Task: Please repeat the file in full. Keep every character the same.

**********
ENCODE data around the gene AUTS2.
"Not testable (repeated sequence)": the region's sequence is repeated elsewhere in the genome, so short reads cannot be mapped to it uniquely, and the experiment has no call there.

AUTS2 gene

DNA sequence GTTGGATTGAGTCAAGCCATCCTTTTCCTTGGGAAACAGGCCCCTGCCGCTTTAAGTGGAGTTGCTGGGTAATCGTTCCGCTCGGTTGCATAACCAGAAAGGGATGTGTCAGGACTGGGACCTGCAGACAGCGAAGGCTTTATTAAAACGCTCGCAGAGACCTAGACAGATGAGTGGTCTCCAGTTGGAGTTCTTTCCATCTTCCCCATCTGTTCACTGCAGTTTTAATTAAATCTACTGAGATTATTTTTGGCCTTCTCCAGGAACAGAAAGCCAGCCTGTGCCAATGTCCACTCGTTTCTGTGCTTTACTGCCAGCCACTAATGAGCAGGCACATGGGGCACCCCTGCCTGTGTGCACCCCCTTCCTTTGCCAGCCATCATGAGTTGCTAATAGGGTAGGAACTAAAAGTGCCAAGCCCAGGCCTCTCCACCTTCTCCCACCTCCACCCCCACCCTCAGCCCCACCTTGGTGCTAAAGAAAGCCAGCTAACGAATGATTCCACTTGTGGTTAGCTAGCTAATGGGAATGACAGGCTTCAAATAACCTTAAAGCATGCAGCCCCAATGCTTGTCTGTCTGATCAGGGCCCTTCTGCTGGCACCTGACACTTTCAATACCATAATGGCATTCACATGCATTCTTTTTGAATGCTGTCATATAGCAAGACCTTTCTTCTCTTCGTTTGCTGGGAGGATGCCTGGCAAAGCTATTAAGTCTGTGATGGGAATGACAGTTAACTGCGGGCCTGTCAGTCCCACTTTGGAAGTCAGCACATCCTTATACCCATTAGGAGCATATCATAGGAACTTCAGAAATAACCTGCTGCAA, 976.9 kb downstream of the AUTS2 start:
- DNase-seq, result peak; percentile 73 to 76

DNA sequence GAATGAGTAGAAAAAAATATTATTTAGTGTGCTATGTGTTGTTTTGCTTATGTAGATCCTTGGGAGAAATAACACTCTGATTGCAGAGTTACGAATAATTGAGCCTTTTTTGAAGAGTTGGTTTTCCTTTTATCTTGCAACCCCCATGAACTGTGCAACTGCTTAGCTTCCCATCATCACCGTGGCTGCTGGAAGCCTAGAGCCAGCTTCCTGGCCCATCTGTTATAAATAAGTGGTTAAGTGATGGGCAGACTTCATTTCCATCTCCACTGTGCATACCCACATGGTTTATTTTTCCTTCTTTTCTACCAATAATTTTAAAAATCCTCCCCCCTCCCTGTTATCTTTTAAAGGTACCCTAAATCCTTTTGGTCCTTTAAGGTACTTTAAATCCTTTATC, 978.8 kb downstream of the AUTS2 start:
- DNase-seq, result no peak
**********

ENCODE data around the gene AUTS2.
"Not testable (repeated sequence)": the region's sequence is repeated elsewhere in the genome, so short reads cannot be mapped to it uniquely, and the experiment has no call there.

AUTS2 gene

DNA sequence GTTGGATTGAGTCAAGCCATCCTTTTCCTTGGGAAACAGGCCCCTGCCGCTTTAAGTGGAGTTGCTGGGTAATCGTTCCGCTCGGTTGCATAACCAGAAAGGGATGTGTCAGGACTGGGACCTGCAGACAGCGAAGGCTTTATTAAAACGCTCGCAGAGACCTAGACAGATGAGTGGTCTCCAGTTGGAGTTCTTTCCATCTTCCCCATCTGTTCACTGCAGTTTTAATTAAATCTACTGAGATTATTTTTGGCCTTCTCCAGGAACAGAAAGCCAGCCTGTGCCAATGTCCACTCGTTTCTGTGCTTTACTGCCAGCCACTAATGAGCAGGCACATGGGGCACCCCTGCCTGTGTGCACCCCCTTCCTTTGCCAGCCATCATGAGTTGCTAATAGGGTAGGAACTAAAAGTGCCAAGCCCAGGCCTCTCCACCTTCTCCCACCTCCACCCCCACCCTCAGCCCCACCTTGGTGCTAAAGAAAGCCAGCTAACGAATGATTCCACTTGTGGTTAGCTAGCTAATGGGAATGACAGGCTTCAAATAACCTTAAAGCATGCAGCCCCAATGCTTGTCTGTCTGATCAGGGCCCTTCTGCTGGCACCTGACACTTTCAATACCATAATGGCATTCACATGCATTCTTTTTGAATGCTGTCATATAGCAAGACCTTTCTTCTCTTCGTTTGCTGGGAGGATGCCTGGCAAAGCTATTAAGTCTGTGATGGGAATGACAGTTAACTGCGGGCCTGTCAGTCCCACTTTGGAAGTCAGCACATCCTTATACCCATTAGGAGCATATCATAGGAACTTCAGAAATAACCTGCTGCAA, 976.9 kb downstream of the AUTS2 start:
- DNase-seq, result peak; percentile 73 to 76

DNA sequence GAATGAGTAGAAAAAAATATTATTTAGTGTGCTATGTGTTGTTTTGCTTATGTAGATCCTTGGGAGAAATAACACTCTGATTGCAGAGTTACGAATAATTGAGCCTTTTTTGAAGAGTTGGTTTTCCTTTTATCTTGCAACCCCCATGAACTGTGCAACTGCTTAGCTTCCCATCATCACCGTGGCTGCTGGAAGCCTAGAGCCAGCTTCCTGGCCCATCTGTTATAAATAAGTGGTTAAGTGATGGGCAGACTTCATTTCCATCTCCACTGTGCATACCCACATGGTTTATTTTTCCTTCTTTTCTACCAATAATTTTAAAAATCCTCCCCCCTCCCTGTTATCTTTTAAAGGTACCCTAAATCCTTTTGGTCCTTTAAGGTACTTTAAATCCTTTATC, 978.8 kb downstream of the AUTS2 start:
- DNase-seq, result no peak